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Do I Need a Solicitor to Sell My House?

Martha Lott

Written by

26th Oct 2022 (Last updated on 8th Nov 2022) 4 minute read

You’ll need to hire a conveyancing solicitor or licensed conveyancer to help with the legal side of selling a property. While it’s not legally required to use a solicitor, it’s highly recommended to avoid making costly legal mistakes.

This guide highlights the importance of using a solicitor and explains the risks of selling a house without a solicitor.

This article will cover the following:
  1. Can I Sell My House Without a Solicitor?
  2. What Does a Solicitor Do?
  3. Can I Do My Own House Sale Conveyancing?
  4. What Documents Do I Need to Sell My House?
  5. Do I Need a Conveyancer or a Solicitor?
  6. How Much Does a Solicitor Cost for Selling?
  7. Using a Solicitor vs DIY Conveyancing
  8. Finding a Solicitor

Can I Sell My House Without a Solicitor?

Selling a house without a solicitor is possible, but it’s strongly advised to hire one. The process of selling a house involves lots of legal work to transfer ownership of the property. Unless you have the relevant legal experience, it’s common to avoid doing your own conveyancing.

It’s also worth noting that some mortgage lenders will require you to use a solicitor to protect their interests. If you have an outstanding mortgage, then the buyer’s solicitor will also likely oppose you carrying out the legal work.

What Does a Solicitor Do?

A solicitor will transfer legal ownership from you to the buyer when selling a house. Conveyancing will make up an important part of the selling process, so it’s important to be familiar with the process. They’ll be responsible for:

  • Obtaining title deeds
  • Drafting a contract
  • Answering pre-contract enquiries
  • Pay off your mortgage if you have one
  • Exchanging contracts
  • Organising completion day

To learn more, read conveyancing process for selling a house.

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Can I Do My Own House Sale Conveyancing?

Yes, you can do your own conveyancing when selling a house. Although you’ll save money on legal costs, you run the risk of delaying the process and making costly mistakes if you're unsure how the legal process.

Risks of DIY Conveyancing

If you’re going to attempt DIY conveyancing, it’s vital you’re aware of the risks involved.

Delay the process - You can significantly delay the process if you’re not familiar with the legal processes and forms required.

Make a costly mistake - It can cost you in money and time if you make a legal mistake during the process.

Lack of legal knowledge - If you’re not experienced in the field, you won’t know what to look for when examining the contract. You could run the risk of missing something important during the pre-contract enquiries that could affect your house sale.

Misunderstand jargon - The conveyancing process is filled with jargon. Misunderstanding your obligations and responsibilities could mean you’re supplying the wrong information to the buyer.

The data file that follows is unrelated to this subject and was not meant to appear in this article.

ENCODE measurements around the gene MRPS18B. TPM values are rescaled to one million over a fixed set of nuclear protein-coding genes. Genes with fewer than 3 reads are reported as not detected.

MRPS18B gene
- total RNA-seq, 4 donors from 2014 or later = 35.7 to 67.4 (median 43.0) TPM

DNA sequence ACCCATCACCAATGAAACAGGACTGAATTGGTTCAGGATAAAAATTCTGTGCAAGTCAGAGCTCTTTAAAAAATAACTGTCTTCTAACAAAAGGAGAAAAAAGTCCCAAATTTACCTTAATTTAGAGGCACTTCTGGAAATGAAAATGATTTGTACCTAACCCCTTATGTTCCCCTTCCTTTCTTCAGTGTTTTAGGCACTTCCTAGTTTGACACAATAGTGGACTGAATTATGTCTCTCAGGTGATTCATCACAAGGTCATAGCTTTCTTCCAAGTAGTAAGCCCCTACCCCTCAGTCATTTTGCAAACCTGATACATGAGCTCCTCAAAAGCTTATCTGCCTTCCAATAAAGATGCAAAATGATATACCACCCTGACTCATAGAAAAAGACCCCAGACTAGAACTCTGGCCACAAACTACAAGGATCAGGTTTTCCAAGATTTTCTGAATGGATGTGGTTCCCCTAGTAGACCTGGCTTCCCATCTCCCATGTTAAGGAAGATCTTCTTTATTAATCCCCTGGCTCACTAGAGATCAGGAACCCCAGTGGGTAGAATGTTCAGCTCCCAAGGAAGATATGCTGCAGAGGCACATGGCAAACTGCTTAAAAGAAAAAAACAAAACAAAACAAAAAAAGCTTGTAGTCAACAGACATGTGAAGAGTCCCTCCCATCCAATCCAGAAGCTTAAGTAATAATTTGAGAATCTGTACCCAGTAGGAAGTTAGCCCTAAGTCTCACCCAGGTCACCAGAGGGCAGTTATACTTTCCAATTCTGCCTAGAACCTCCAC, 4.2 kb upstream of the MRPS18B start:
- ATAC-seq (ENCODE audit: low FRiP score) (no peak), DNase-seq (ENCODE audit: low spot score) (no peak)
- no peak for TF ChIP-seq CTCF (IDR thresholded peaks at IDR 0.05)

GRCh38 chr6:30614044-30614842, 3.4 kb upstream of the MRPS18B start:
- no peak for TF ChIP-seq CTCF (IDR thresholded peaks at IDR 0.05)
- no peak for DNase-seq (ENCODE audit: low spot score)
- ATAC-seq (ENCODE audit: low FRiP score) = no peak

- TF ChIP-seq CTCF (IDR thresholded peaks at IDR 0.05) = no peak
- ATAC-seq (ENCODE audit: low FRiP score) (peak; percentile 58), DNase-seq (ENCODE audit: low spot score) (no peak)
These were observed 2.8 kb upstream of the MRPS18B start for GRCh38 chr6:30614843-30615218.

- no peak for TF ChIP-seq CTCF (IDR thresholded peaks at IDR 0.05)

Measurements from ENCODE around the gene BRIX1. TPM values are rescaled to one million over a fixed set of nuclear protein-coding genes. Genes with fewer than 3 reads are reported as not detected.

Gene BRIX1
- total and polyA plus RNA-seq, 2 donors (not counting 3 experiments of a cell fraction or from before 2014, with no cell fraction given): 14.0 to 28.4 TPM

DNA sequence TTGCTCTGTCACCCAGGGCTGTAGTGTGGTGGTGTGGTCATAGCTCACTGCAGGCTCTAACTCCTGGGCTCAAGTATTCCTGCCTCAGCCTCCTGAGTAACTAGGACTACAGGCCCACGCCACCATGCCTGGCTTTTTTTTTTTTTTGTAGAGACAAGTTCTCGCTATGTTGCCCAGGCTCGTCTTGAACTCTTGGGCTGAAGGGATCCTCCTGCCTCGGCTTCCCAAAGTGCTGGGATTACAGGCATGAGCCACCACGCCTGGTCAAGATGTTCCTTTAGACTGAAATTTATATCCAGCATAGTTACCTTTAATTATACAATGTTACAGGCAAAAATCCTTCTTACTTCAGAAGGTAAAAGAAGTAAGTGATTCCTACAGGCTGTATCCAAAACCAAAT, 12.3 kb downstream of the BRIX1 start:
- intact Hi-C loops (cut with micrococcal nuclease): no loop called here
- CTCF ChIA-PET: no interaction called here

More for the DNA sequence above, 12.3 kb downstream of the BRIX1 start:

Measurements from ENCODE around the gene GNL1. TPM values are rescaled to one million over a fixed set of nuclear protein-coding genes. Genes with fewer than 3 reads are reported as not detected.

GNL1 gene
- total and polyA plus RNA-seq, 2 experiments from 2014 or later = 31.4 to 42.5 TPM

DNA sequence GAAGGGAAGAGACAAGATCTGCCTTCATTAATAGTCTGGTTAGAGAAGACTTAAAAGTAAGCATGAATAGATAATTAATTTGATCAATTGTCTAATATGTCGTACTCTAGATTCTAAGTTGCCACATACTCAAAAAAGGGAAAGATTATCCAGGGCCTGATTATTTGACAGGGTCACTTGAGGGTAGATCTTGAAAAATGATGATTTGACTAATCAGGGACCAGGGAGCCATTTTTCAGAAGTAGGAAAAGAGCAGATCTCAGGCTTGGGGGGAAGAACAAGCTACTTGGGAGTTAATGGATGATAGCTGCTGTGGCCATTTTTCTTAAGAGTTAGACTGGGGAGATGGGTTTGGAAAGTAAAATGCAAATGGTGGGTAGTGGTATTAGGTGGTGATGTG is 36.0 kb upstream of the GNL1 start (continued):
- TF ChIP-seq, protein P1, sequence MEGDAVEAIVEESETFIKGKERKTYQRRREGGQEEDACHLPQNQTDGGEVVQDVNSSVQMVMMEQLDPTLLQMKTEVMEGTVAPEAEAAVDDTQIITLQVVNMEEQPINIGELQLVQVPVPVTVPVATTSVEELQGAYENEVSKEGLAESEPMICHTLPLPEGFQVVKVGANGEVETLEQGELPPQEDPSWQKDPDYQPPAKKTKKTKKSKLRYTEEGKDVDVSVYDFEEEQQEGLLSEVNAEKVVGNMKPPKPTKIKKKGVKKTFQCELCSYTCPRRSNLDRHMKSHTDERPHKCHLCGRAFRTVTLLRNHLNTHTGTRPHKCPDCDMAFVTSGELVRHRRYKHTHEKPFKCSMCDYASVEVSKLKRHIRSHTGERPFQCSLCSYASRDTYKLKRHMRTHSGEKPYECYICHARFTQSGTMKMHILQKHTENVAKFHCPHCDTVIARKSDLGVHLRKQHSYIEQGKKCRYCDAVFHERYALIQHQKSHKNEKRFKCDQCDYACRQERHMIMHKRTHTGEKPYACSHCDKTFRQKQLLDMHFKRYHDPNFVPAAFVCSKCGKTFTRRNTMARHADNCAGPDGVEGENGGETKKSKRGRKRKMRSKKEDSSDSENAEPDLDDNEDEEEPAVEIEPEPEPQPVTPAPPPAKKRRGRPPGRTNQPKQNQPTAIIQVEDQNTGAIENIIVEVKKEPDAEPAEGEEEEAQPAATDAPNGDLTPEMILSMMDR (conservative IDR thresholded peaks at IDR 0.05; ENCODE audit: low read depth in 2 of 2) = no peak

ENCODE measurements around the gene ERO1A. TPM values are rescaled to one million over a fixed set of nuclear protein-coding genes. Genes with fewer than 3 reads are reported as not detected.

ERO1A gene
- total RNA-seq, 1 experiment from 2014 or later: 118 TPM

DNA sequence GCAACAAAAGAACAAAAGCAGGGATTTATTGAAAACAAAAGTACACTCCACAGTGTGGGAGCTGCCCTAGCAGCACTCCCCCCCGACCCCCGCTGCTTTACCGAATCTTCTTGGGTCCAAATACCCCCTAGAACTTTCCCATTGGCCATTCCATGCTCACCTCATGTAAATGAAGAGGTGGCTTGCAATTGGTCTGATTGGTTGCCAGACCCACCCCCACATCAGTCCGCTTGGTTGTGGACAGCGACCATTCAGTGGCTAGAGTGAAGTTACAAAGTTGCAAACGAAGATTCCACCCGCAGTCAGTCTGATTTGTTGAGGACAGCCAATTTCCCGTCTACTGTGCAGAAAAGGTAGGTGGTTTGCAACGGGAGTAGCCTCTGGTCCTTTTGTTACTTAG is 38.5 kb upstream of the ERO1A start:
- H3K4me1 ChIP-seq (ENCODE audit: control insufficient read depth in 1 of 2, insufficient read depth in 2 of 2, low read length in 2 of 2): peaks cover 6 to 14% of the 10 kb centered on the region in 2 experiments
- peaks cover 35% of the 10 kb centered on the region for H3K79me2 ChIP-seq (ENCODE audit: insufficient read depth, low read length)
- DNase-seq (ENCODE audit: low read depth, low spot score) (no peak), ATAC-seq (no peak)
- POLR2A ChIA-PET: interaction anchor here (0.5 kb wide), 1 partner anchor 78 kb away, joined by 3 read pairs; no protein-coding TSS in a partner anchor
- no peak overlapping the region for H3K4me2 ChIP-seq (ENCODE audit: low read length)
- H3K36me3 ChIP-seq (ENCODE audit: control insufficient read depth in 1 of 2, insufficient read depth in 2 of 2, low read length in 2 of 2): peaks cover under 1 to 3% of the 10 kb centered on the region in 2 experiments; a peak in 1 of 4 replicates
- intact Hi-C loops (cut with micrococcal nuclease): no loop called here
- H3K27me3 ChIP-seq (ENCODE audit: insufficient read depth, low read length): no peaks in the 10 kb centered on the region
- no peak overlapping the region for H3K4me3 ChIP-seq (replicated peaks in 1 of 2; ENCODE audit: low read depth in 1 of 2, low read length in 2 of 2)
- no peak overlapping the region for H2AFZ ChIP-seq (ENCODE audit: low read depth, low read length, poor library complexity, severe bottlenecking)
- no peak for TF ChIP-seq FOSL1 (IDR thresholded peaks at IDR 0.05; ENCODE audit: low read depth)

To learn more, read DIY conveyancing.

What Documents Do I Need to Sell My House?

You’ll be responsible for obtaining and completing multiple legal documents and forms if you’re selling without a solicitor. The main forms include:

  • TA6 Form
  • TA10 Form
  • TA7 Form for selling a leasehold

You’ll also have to draft a contract and answer any pre-contract enquiries. On top of this, you’ll have to liaise with mortgage lenders and other third-party services. Hiring a solicitor to deal with the legal work required will save you time, money and stress.

To learn more, read what documents do I need to sell my house.

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Do I Need a Conveyancer or a Solicitor?

If your sale is going to be straightforward, then you can use either a conveyancer or a solicitor.

If your sale involves more legal work such as selling a help to buy or shared ownership property, you’ll need a solicitor. A conveyancing solicitor is trained in a variety of property law as well as conveyancing so can help with more complicated cases.

How Much Does a Solicitor Cost for Selling?

The average solicitor fees for selling a house are £1,690. Your solicitor fees will be made up of legal fees and disbursements.

You'll face extra solicitor fees if your sale requires extra work such as:

  • Selling a leasehold property
  • Selling a Shared Ownership property
  • Selling a Help to Buy property
  • Selling a Right to Buy property

To learn more, read solicitor fees for selling a house.

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Using a Solicitor vs DIY Conveyancing

DIY conveyancing might benefit certain property sales. However, you can guarantee a successful process with a regulated solicitor or conveyancer.

From our research, the benefits of using a conveyancing solicitor outweigh not using a solicitor to sell your home.

ProsCons

Using a Solicitor or Conveyancer

  • They are experienced and understand the legal process
  • They have insurance in place
  • They’re regulated by CLC, SRA, LSS, LSNI or CILEx
  • It’s a costly process with legal fees

DIY Conveyancing

  • You’d save money on legal fees
  • It can work if you have legal experience of the conveyancing process.
  • It can be costly if you make mistakes
  • It’s likely to take longer if you’re not familiar with the process
  • Not all mortgage lenders and buyer’s solicitors will accept this
  • Certain property sales require extra legal knowledge and work.

Finding a Solicitor

At Compare My Move, we can connect you with up to 5 local conveyancing solicitors or conveyancers to help when buying or selling property.

Martha Lott

Written by Martha Lott

Having guest authored for many property websites, Martha now researches and writes articles for everything moving house related, from remortgages to conveyancing costs.

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